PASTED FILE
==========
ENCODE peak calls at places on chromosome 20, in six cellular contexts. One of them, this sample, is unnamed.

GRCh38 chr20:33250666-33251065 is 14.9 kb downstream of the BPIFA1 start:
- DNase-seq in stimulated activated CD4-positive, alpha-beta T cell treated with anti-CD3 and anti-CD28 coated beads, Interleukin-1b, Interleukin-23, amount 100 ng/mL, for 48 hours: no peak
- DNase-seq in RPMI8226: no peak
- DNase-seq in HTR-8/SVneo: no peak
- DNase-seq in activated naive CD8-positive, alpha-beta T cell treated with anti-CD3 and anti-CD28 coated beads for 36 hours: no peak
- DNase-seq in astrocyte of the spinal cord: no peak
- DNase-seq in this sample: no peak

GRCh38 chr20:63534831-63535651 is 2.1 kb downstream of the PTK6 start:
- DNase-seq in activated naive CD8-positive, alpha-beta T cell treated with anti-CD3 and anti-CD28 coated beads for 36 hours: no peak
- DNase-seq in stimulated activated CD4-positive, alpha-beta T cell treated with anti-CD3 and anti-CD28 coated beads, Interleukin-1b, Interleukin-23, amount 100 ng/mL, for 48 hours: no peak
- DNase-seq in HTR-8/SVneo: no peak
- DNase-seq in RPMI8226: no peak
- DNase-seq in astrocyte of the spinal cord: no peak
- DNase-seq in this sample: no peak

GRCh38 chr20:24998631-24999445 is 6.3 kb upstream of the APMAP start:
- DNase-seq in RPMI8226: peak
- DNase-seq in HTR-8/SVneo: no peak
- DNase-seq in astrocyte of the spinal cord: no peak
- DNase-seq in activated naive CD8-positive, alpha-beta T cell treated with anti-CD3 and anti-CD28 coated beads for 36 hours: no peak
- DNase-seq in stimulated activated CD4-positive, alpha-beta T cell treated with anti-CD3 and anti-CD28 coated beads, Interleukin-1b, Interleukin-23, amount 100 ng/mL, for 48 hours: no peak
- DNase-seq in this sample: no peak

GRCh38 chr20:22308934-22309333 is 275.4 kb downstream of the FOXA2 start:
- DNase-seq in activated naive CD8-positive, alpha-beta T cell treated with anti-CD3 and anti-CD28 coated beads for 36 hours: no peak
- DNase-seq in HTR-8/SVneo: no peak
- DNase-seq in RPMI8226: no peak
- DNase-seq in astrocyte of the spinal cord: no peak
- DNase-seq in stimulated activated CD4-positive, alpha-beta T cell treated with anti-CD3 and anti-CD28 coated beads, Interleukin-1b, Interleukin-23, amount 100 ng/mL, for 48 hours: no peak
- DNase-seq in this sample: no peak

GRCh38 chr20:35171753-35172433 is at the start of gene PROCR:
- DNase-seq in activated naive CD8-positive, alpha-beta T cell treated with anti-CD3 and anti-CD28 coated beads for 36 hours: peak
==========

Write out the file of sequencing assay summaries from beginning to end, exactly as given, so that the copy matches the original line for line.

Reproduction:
ENCODE peak calls at places on chromosome 20, in six cellular contexts. One of them, this sample, is unnamed.

GRCh38 chr20:33250666-33251065 is 14.9 kb downstream of the BPIFA1 start:
- DNase-seq in stimulated activated CD4-positive, alpha-beta T cell treated with anti-CD3 and anti-CD28 coated beads, Interleukin-1b, Interleukin-23, amount 100 ng/mL, for 48 hours: no peak
- DNase-seq in RPMI8226: no peak
- DNase-seq in HTR-8/SVneo: no peak
- DNase-seq in activated naive CD8-positive, alpha-beta T cell treated with anti-CD3 and anti-CD28 coated beads for 36 hours: no peak
- DNase-seq in astrocyte of the spinal cord: no peak
- DNase-seq in this sample: no peak

GRCh38 chr20:63534831-63535651 is 2.1 kb downstream of the PTK6 start:
- DNase-seq in activated naive CD8-positive, alpha-beta T cell treated with anti-CD3 and anti-CD28 coated beads for 36 hours: no peak
- DNase-seq in stimulated activated CD4-positive, alpha-beta T cell treated with anti-CD3 and anti-CD28 coated beads, Interleukin-1b, Interleukin-23, amount 100 ng/mL, for 48 hours: no peak
- DNase-seq in HTR-8/SVneo: no peak
- DNase-seq in RPMI8226: no peak
- DNase-seq in astrocyte of the spinal cord: no peak
- DNase-seq in this sample: no peak

GRCh38 chr20:24998631-24999445 is 6.3 kb upstream of the APMAP start:
- DNase-seq in RPMI8226: peak
- DNase-seq in HTR-8/SVneo: no peak
- DNase-seq in astrocyte of the spinal cord: no peak
- DNase-seq in activated naive CD8-positive, alpha-beta T cell treated with anti-CD3 and anti-CD28 coated beads for 36 hours: no peak
- DNase-seq in stimulated activated CD4-positive, alpha-beta T cell treated with anti-CD3 and anti-CD28 coated beads, Interleukin-1b, Interleukin-23, amount 100 ng/mL, for 48 hours: no peak
- DNase-seq in this sample: no peak

GRCh38 chr20:22308934-22309333 is 275.4 kb downstream of the FOXA2 start:
- DNase-seq in activated naive CD8-positive, alpha-beta T cell treated with anti-CD3 and anti-CD28 coated beads for 36 hours: no peak
- DNase-seq in HTR-8/SVneo: no peak
- DNase-seq in RPMI8226: no peak
- DNase-seq in astrocyte of the spinal cord: no peak
- DNase-seq in stimulated activated CD4-positive, alpha-beta T cell treated with anti-CD3 and anti-CD28 coated beads, Interleukin-1b, Interleukin-23, amount 100 ng/mL, for 48 hours: no peak
- DNase-seq in this sample: no peak

GRCh38 chr20:35171753-35172433 is at the start of gene PROCR:
- DNase-seq in activated naive CD8-positive, alpha-beta T cell treated with anti-CD3 and anti-CD28 coated beads for 36 hours: peak